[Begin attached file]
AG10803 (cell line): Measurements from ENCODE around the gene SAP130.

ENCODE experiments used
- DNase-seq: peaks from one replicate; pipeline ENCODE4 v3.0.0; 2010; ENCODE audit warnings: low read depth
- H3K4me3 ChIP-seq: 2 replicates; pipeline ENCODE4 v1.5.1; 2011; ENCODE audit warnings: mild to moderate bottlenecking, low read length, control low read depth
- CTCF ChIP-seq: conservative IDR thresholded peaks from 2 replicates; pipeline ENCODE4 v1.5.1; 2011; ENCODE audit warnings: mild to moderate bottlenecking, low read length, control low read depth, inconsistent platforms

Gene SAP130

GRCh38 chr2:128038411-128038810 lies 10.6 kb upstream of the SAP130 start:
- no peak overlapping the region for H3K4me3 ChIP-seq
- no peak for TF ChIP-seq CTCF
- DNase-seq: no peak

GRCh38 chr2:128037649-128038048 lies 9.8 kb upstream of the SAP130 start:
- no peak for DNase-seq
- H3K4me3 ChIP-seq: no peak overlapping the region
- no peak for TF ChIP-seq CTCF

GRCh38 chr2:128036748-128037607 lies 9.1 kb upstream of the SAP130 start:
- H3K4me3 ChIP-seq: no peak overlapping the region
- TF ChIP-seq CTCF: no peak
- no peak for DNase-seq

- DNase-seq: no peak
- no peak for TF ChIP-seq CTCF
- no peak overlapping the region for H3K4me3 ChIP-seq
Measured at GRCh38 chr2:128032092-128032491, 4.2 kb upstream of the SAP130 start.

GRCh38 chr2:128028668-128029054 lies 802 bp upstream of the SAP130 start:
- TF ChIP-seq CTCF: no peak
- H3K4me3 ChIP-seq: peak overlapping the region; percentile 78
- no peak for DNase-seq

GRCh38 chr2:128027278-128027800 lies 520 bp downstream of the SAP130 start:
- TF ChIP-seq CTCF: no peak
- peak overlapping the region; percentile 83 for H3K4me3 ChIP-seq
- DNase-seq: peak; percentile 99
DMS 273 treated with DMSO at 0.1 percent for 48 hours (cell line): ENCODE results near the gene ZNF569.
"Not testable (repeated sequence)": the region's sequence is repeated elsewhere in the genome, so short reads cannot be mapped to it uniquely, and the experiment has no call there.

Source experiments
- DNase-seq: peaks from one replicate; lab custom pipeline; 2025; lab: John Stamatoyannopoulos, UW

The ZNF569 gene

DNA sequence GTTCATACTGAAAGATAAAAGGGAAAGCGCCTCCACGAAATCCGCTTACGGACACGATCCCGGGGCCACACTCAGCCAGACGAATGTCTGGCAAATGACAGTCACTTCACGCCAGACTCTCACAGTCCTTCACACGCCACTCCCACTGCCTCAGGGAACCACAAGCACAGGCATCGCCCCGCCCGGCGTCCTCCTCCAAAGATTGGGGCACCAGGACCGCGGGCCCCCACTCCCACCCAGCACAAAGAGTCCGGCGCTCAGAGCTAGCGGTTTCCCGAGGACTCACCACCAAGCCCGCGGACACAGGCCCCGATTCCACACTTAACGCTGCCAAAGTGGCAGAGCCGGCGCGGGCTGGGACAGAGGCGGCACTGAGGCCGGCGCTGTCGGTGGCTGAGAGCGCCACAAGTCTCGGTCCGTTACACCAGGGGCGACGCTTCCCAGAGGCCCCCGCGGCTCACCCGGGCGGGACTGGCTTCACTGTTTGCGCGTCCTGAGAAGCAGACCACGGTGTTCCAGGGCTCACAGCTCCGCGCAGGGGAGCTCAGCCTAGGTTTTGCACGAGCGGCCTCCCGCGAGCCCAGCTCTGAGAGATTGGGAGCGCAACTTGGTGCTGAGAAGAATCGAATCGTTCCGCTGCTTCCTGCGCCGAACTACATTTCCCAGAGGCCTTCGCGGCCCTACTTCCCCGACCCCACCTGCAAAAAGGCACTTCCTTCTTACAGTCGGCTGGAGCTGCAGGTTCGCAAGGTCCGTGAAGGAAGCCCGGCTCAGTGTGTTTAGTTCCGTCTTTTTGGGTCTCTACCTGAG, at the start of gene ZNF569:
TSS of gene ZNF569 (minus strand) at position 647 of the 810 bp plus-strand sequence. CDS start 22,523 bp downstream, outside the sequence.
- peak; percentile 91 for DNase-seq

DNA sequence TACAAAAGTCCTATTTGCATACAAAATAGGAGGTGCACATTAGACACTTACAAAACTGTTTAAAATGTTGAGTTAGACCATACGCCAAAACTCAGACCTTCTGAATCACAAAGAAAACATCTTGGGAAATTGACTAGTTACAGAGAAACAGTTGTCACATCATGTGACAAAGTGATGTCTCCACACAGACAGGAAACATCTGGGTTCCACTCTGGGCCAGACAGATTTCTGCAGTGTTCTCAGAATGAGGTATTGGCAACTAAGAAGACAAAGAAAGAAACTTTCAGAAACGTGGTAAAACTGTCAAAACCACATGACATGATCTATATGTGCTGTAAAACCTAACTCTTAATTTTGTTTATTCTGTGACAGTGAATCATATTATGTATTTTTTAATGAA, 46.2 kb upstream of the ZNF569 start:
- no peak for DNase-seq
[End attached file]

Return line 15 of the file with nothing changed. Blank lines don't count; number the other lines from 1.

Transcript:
GRCh38 chr2:128036748-128037607 lies 9.1 kb upstream of the SAP130 start: